Posted 1 year ago on Nov. 29, 2012, 11:31 a.m. EST by hork
This content is user submitted and not an official statement
Organize this stuff a little more, will ya? I know it can easily be done. I suggested doing something like this on another forum and I think this is reasonable since order makes material easier to interpret. Especially for a forum page with one hell of a lot of posts.
Here's how you do it: -Go though the cumbersome process of tagging each post, back logging all the previous stuff and retroactively adding tags if you have to. -Start making categories available now, and encouraging people to tag their own posts and post in the right category
Why am I'm saying this? Because I want to post a serious comment asking for real help and not have this idea lost in the sea of everything else. This feeling of being lost in the dust made me feel like that's probably on the minds of a number of other people, and some who have already posted. I think this would be good for all.
My question is about the economy. More specifically the the "macro-economy" and so fittingly, I would like to eventually be able to post a discussion thread under the category "macroeconomics" on this site and feel more assured I'm narrowing my field to concerned and passionate teachers and students on this issue.
Macroeconomics is what people in occupy would be talking about if the subject were demystified.. if people could talk in that language while making some of their points, such that they could quip back to accusations of occupy being a movement with no clear demands.
Macroeconomic policy implies some kind of demands in terms of objectives for a country, especially because those demands affect how much money to some extent we are carrying around in our pockets.
Education cuts, health care cuts.. selling off highways.. all these issues can seem disparate and isolated to their own terrible battles but there is some logic tying all these varied issues together and that is macroeconomics and things like budget proposals that reflect those sorts of economic perspectives.
I am going to stress that merely looking at the hazardous up close effects of budget cuts to schools will result in less educated students, or that cuts to old age security will result in grandma or grandpa struggling harder and how ugly a sight that might be -- that this kind of an solely emotional focus to these stories detracts somewhat from any logical narrative that although less focused on the gritty details of each budget cut, does actually augment the value of every one of these points by bringing them all together under an encompassing logical cross-countrywide criticism of what is going on. This nationwide criticism is also couched in the same language used by orthodox professionals and so it has a certain amount of validity up the ladder in the professional sense so to speak.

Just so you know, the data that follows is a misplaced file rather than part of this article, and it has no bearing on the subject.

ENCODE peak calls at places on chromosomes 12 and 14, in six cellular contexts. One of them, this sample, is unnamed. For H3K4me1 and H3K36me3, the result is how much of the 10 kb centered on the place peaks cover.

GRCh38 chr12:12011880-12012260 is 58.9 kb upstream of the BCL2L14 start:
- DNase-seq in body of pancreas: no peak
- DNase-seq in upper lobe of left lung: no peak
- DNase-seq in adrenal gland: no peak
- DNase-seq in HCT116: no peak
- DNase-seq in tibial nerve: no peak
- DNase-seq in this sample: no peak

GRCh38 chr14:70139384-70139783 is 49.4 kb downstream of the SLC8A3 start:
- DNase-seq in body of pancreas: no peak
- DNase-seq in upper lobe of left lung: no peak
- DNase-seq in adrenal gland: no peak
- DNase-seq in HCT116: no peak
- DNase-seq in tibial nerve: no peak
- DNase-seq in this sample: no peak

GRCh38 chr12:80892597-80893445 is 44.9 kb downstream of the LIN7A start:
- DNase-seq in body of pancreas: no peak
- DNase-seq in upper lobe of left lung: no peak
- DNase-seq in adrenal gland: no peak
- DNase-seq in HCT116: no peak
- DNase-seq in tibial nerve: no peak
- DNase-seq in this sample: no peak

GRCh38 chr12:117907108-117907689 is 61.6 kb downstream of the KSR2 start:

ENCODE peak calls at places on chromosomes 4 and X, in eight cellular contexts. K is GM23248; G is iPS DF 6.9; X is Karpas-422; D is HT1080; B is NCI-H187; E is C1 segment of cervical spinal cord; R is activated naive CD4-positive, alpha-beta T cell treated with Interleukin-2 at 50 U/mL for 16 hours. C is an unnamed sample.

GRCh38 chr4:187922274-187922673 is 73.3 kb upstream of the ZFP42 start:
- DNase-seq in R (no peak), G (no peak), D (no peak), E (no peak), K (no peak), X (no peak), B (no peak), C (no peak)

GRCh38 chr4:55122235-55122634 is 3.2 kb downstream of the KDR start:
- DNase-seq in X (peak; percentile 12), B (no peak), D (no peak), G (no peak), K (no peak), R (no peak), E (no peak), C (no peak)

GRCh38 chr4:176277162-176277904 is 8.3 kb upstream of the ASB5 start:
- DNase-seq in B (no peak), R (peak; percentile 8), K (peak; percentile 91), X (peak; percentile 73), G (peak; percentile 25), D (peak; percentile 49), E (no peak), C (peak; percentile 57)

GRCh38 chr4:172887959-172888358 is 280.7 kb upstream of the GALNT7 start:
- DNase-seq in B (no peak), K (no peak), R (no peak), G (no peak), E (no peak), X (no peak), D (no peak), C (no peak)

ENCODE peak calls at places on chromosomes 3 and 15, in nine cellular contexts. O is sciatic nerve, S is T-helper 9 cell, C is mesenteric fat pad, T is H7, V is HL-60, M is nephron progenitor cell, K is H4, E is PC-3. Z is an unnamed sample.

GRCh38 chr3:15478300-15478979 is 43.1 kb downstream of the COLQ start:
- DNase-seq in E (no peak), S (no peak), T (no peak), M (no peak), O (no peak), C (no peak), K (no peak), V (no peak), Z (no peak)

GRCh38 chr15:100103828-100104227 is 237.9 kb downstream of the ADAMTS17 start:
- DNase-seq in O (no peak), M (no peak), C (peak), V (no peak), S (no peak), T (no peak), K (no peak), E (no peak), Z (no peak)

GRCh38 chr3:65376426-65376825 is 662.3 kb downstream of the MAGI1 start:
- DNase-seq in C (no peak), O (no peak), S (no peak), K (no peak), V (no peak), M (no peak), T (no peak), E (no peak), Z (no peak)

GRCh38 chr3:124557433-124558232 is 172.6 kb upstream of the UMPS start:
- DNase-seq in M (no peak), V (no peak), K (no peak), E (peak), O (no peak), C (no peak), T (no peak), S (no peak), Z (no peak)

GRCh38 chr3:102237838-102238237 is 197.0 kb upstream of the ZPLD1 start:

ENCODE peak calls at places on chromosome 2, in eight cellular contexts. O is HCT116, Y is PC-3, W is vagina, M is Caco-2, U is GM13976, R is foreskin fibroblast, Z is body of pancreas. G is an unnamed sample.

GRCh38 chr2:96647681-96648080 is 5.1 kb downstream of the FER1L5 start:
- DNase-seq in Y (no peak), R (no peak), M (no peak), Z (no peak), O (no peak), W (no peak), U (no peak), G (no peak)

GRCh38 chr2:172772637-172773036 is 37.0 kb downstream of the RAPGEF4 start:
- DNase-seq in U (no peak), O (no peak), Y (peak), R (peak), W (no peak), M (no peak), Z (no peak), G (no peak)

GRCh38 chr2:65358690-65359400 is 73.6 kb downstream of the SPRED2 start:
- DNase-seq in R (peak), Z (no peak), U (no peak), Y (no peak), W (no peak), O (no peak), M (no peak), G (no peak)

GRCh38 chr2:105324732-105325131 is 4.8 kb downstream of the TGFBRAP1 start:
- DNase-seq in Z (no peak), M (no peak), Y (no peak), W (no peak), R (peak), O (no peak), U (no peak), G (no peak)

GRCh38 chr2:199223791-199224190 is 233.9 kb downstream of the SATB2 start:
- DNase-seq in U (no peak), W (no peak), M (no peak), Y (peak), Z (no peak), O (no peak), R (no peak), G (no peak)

To get right into it, macroeconomics discusses GDP, and lots of rise over run graphs representing functions of GDP. Right off the bat perhaps this stuff can somewhat get a little more technical, but isn't this what we should all be doing anyways? The demands I've learned do have a professional voice, and although not offered up by those attacking Occupy, I think it fair to say that still nonetheless Occupy has represented some variation of Keynesian macroeconomics, perhaps more a neo-affixed to it. To get right on point, I think today this macroeconomic analysis has a lot more to do with a fiat currency application of Keynesian economics, which I think is wrapped up in the school of Modern Monetary Theory (or MMT for short).
I think a separate category is necessary to conjure up enough people from this massive forum into a few sub-categories, where one of them would be on GDP and stuff like that and would be called macroeconomics.
The circular flow of income and expenditure would be addressed. For those who don't know, it states that all expenditure equals income, and that expenditures can be sub-divided. It has a formula:
Y = C + I + G NX
such that, Y =incomes C= consumption I= Investments NX = exports minus imports
All this stuff is equal to the total income and this is said to equal GDP. So this might not all seem like much, but when GDP is represented differently in a graph, then these expenditures can be further broken down, and different narratives start to emerge. While not getting into the logic of other schools of thought, MMT says that government expenditure, when it spends, goes into debt and with that amount of debt there is an equally opposite spike in surplus profits to the private sector, representing an increase in household income. The reason for this is simple, the majority of government spending goes right back into the private sector, but today the problem is different. Today money goes increasingly into finance, and that the old adage of capitalists against workers as being the greatest struggle is no more, for today it is capitalists and labour against finance capital -- that is, today most money from GDP is getting shored up in financial activities.
I know a sectoral balances approach to looking at GDP helps visually illustrate how the public and private sector have historically worked together to create a strong economy, and that only recently in time has the financial sector emerged as the dominant sector profiting compared to any other component of the private sector.
I also know that I am over-simplifying macroeconomics a ton, and that is why I would like to encourage a more serious discussion of the matter, but nonetheless I think this is a good intro to an important topic so there is no need to over-complicate things on the first post.